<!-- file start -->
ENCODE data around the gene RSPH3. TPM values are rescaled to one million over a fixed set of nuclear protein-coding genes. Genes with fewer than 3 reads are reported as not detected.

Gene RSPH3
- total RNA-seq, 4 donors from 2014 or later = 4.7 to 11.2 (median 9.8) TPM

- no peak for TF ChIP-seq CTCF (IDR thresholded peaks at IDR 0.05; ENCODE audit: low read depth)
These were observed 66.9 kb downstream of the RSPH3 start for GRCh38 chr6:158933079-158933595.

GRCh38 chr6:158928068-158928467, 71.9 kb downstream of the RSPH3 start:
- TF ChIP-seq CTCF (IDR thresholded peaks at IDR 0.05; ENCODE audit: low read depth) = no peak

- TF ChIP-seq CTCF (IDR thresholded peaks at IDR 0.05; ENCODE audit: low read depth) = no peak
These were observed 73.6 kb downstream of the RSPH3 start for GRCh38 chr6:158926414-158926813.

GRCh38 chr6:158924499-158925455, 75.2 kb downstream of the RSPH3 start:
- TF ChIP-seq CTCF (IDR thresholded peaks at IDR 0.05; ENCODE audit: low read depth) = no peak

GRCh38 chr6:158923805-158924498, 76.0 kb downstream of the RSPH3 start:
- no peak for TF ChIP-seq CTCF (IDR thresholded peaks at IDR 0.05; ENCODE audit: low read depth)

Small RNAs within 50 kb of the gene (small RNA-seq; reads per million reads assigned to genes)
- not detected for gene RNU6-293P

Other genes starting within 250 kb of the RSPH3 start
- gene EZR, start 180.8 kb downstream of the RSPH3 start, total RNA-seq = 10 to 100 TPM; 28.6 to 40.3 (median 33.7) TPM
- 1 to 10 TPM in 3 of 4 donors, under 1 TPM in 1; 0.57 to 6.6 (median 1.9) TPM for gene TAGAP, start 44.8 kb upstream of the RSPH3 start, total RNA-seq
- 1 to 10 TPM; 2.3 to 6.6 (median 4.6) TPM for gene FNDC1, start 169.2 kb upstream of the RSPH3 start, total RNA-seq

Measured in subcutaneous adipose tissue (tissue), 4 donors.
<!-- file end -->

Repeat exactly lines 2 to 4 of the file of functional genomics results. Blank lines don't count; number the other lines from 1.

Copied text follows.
Gene RSPH3
- total RNA-seq, 4 donors from 2014 or later = 4.7 to 11.2 (median 9.8) TPM

- no peak for TF ChIP-seq CTCF (IDR thresholded peaks at IDR 0.05; ENCODE audit: low read depth)